Amusement parks playing to international audiences

Los Angeles Times Staff Writer

For kids -- and parents too -- it may be the ultimate play land: a 10-square-mile, $64-billion zone with amusement parks by Six Flags, DreamWorks Animation and Universal Studios, plus museums, shopping and 55 hotels.

At twice the size of Walt Disney World in Orlando, Fla., this is a place where it’s hard to imagine getting bored. But if you do, you’ll be able to head to a nearby collection of water attractions situated on an island the shape of a killer whale -- all planned by Busch Entertainment, the masterminds behind SeaWorld.

For all this American-style entertainment, though, be prepared to travel far: The world’s most ambitious theme park project, Dubailand, is being built in the United Arab Emirates.

Twenty-five years after Walt Disney Co. began moving overseas, U.S. companies like Six Flags, Universal Studios and DreamWorks are marching rapidly to the Mideast and Far East seeking new revenue streams and an increasingly global audience.

Major U.S. companies have at least 13 parks in the works in South Korea, Singapore, Shanghai, Abu Dhabi and Dubai. In every case, developers are fronting millions of dollars to buy land and build parks, while the U.S. businesses reap licensing fees for attractions featuring the likes of Spider-Man and SpongeBob SquarePants without financial risk.

“The phenomenon overseas is the perfect storm, basically,” said theme park consultant Gary Goddard. “A lot of factors are coming together at the right time.”

Eight theme parks outside the U.S. posted attendance increases of more than 10% from 2006 to 2007, according to a recent report by Economic Research Associates and the Themed Entertainment Assn. Only one U.S.-based park, Busch Gardens Europe in Williamsburg, Va., had double-digit growth last year.

“This is the natural evolution,” said Christian Aaen of Economic Research Associates.

“There is growth in certain markets in the United States, in Orlando in particular. But in Southern California it’s very competitive, and unless you do a major reinvestment, you don’t really get a lot of growth. What they’re looking at is Asia and the Middle East on an increasing basis.”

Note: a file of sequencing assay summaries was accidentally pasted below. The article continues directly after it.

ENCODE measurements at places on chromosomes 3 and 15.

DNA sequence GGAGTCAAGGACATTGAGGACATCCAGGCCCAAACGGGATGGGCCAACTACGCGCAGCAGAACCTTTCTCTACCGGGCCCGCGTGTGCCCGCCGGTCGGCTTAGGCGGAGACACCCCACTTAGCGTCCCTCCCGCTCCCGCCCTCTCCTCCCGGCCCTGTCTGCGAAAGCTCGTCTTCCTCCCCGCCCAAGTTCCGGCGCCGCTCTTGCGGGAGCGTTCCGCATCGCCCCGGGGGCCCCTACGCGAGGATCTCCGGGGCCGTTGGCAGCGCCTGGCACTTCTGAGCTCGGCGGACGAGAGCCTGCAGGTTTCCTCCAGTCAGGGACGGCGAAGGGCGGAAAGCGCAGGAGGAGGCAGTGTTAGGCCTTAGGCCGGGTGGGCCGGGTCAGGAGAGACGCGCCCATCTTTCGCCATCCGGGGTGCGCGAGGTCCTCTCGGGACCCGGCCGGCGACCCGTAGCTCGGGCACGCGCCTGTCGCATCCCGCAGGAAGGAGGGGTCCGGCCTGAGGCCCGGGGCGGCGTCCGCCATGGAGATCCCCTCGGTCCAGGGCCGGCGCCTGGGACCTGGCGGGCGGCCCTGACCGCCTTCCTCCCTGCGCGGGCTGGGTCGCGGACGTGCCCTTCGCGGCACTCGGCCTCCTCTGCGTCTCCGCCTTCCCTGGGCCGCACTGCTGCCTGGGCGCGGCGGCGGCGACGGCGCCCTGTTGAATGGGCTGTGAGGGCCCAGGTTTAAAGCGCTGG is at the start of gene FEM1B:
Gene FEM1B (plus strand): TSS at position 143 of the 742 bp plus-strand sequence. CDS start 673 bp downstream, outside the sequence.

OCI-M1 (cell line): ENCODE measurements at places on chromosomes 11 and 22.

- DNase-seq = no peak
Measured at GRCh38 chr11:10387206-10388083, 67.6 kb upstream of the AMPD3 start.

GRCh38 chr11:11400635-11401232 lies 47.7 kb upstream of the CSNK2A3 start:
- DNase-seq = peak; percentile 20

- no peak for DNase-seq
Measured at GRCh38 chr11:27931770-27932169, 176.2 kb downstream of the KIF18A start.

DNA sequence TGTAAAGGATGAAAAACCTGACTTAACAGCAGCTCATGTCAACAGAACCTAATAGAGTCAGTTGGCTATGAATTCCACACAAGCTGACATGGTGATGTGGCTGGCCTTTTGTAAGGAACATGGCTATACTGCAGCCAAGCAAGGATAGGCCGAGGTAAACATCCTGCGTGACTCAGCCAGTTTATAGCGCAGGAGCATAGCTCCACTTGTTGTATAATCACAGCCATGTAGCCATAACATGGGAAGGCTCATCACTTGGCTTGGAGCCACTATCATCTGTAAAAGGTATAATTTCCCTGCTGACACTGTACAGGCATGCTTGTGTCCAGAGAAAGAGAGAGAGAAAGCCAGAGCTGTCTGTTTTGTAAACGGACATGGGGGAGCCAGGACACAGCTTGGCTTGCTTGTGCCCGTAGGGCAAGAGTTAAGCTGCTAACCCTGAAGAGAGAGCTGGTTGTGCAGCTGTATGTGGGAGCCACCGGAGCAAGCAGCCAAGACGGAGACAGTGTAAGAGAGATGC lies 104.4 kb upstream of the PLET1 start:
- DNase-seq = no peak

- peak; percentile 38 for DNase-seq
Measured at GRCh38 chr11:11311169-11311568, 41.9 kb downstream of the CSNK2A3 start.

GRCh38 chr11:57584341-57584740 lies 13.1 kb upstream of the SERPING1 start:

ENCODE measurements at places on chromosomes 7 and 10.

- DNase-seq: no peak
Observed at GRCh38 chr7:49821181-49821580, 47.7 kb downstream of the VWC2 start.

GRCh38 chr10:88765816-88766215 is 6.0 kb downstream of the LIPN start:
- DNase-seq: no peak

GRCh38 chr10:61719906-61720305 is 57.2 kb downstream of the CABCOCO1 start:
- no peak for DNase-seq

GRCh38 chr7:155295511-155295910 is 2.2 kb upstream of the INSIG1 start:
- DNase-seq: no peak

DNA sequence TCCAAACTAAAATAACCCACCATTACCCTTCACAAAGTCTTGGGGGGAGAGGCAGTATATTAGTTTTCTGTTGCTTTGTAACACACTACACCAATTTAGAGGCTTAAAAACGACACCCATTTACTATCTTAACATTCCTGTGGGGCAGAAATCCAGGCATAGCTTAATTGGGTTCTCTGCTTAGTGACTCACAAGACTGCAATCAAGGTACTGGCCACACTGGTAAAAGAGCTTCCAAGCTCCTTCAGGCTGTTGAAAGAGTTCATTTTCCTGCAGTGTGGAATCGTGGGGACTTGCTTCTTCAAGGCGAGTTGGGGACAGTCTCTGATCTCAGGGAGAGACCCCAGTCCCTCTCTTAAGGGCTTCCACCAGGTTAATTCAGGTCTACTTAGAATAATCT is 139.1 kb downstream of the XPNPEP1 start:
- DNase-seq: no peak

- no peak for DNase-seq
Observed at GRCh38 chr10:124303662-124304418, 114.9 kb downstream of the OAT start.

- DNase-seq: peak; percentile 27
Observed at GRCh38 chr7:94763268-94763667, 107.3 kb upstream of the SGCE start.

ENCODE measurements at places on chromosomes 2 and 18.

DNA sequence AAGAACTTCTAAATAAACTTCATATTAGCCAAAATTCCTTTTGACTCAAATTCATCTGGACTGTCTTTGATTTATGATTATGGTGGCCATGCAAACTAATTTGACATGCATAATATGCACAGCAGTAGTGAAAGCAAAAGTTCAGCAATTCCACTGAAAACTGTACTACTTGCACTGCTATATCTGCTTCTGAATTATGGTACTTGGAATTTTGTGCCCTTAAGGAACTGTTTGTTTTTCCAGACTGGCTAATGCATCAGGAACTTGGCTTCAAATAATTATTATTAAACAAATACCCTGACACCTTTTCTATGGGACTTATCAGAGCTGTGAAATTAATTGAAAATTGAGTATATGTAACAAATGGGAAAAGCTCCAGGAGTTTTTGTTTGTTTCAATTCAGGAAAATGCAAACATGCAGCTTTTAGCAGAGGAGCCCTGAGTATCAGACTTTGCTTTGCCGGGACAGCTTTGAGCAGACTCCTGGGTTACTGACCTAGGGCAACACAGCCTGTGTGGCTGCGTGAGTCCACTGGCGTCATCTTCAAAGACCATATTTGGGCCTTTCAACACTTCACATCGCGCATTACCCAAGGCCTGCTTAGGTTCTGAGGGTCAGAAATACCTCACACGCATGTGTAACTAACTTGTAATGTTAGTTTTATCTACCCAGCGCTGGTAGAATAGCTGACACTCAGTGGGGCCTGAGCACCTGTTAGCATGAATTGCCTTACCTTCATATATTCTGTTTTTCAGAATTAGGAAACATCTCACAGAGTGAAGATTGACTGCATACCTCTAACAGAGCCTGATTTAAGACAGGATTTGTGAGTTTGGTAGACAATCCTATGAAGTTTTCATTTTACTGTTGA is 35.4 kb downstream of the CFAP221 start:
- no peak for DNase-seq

Among the confirmed overseas projects:

* Six Flags recently announced its first foreign project in Dubai.

* Busch Entertainment trumpeted its four-park Dubai project as “the most significant news” in company history.

* Universal Studios has parks planned in Dubai and Singapore. It hopes to complete a deal in South Korea by year’s end.

* Paramount Pictures and DreamWorks Animation are opening parks in South Korea and Dubai, respectively.

* MGM Studios is building entertainment centers in Shanghai and Abu Dhabi.

* Warner Bros. Entertainment is planning a theme park, hotel and movie theaters in Abu Dhabi.

Some parks will closely model their U.S. counterparts, with nods to local food and culture. Six Flags promises that its Dubai park will have the world’s tallest, fastest coaster. Executives with other companies said they were planning full-scale parks to meet the expectations of sophisticated globe-trotters.

For U.S. companies, the deals can include annual licensing royalties as well as a cut of attendance, food and beverage and merchandise revenue, Aaen said. For heavyweights such as Disney and Universal, this could mean tens of millions of dollars annually.

“This is cash flow coming in basically to your bottom line . . . without any significant risk factors,” Aaen said.

For Six Flags, growth overseas is key to CEO Mark Shapiro’s plan to turn around the struggling company, which has 21 parks in North America, including Magic Mountain in Valencia. “There’s no risk here,” Shapiro emphasized. “They’re launching a park in our name, which they’re paying us for brand exclusivity. They’re paying us to design and develop. They’re paying us for expertise and know-how.”